“In the past week, we’ve probably all received emails from our credit card companies, banks and other online vendors about our email addresses being stolen as a result of this Epsilon breach,” said Mark L. Kay, StrikeForce Technology’s CEO. “Our GuardedID software, which encrypts keystroke data, is designed to render these types of intrusions irrelevant. We are experiencing a dramatic upswing in the number of calls we are fielding as people become more aware of our current activities and successes in the banking, healthcare and insurance industries.”
ComputerWorld, in an article published April 7, 2011, cites sources indicating that the Epsilon breach came as a result of a well-coordinated phishing “campaign that utilized Win32.BlkIC.IMG, which disabled anti-virus software, a Trojan keylogger called iStealer, which was used to steal passwords, and an administration tool called CyberGate, which is used to gain complete remote control of compromised systems.”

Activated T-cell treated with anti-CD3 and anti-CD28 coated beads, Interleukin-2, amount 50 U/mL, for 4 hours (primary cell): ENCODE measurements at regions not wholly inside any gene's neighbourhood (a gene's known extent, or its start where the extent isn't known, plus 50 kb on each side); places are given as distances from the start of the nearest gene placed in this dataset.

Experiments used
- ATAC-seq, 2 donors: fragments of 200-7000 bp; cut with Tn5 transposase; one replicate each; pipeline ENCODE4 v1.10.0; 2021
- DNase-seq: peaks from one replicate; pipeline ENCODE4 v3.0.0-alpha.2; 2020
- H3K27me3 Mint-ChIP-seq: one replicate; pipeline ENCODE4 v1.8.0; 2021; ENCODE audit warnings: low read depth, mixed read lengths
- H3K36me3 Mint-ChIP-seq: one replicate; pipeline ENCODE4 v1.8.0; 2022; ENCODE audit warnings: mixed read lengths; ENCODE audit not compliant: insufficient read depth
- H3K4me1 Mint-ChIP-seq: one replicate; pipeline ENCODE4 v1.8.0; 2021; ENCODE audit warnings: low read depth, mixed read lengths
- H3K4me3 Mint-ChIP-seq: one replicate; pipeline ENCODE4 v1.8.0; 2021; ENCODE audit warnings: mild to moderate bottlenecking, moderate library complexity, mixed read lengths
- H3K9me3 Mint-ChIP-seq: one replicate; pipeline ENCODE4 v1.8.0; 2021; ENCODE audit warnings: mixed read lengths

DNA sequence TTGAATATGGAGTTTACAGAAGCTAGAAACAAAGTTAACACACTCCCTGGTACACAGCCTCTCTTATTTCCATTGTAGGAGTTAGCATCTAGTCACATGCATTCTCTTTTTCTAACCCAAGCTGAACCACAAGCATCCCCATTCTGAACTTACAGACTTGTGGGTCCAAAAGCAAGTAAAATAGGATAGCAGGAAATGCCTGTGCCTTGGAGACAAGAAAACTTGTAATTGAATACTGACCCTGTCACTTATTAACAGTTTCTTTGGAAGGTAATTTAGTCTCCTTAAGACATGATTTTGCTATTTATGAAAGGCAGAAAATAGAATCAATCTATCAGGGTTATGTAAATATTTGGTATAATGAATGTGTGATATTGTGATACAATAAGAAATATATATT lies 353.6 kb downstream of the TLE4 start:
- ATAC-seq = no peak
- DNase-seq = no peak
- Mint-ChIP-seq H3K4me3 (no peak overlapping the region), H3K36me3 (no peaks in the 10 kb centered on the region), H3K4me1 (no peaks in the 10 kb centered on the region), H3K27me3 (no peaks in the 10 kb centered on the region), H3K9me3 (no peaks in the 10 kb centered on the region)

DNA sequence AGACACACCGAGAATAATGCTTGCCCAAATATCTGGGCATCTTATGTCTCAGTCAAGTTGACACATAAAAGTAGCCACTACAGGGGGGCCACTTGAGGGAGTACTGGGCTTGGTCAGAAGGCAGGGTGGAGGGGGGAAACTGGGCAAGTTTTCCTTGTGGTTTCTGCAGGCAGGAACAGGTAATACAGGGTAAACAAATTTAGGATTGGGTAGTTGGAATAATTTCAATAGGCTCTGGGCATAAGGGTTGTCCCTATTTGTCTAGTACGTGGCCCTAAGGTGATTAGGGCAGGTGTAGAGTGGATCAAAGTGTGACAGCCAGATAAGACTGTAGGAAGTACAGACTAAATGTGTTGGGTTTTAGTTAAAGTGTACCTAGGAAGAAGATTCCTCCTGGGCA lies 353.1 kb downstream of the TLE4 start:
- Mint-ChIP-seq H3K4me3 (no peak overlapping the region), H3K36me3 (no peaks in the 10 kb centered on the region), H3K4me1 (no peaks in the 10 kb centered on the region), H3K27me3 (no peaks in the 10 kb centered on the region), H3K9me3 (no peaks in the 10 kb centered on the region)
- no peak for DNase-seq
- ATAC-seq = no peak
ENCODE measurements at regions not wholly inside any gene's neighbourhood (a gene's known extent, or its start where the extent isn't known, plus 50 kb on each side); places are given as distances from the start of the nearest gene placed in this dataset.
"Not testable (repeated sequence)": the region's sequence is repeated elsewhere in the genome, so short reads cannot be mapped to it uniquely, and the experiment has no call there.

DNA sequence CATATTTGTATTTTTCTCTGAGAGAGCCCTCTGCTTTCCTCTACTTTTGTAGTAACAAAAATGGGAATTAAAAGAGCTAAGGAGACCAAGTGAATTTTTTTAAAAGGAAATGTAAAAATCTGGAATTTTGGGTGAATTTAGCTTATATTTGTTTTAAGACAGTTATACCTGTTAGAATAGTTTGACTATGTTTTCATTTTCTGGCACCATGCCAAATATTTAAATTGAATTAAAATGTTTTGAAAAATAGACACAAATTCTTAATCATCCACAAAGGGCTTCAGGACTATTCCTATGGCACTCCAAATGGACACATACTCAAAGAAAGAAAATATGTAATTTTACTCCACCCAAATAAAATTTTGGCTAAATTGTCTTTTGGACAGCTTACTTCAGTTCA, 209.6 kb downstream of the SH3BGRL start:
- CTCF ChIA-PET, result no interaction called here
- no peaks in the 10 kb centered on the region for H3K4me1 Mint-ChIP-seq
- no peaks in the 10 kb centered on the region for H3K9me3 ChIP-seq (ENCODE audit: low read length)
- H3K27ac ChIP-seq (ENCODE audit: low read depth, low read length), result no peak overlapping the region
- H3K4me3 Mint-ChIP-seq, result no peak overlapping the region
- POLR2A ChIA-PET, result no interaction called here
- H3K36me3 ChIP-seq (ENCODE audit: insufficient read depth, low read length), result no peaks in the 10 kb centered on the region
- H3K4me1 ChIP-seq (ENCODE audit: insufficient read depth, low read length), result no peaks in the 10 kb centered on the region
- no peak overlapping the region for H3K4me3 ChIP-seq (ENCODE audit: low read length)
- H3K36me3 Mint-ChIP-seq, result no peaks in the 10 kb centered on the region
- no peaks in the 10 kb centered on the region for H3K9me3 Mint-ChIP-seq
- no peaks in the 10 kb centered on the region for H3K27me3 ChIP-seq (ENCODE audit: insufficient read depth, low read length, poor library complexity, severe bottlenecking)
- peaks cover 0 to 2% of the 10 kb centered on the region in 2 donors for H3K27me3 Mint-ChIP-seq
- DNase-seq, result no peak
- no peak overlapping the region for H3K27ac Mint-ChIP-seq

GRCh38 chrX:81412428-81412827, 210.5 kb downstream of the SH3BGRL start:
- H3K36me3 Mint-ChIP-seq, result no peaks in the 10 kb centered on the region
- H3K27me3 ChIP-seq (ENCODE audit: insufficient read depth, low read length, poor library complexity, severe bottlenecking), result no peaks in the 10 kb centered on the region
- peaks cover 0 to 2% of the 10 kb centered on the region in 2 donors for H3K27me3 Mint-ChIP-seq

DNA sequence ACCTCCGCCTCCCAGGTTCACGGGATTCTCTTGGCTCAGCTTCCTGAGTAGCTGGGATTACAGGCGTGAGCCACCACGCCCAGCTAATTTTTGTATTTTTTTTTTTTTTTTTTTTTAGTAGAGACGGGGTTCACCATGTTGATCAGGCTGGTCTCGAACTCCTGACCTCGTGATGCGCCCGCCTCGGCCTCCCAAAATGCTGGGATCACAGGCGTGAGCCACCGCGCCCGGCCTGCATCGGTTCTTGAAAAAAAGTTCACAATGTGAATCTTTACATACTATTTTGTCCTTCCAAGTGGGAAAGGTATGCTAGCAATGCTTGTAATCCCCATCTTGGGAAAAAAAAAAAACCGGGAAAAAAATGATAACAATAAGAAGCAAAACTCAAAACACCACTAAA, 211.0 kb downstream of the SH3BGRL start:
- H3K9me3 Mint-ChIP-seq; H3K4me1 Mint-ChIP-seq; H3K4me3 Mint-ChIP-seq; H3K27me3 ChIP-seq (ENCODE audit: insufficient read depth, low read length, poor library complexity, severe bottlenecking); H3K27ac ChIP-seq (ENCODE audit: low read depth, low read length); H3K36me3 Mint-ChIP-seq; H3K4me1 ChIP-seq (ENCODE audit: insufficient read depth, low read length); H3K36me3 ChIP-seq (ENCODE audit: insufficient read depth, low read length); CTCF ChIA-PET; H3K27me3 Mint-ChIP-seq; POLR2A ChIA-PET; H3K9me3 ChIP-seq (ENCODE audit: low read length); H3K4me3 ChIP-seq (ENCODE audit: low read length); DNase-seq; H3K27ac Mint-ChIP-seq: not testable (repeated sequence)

“In the case of Epsilon and RSA, it appears that the intended victims of these ‘spearphishing’ attacks were the employees of these major data protection services themselves,” said George Waller, StrikeForce’s CTO. “If the ‘pros’ can get scammed by the various hacks, then we all can. We need to be proactive to protect ourselves, and demand that our data protection centers and the corporations that use them immediately take steps to protect against keylogging hacks. StrikeForce’s keystroke encryption software, GuardedID® is designed specifically to render keylogger attacks moot.”
An announcement today from Strikeforce Technologies identifies several recent data breaches — including Epsilon, RSA, and Heartland — as instances when hackers used keystroke logging spyware to obtain authentication credentials from unwitting computer users. The company offers a solution called GuardedID that encrypts keystrokes, rendering this type of attack useless to perpetrators.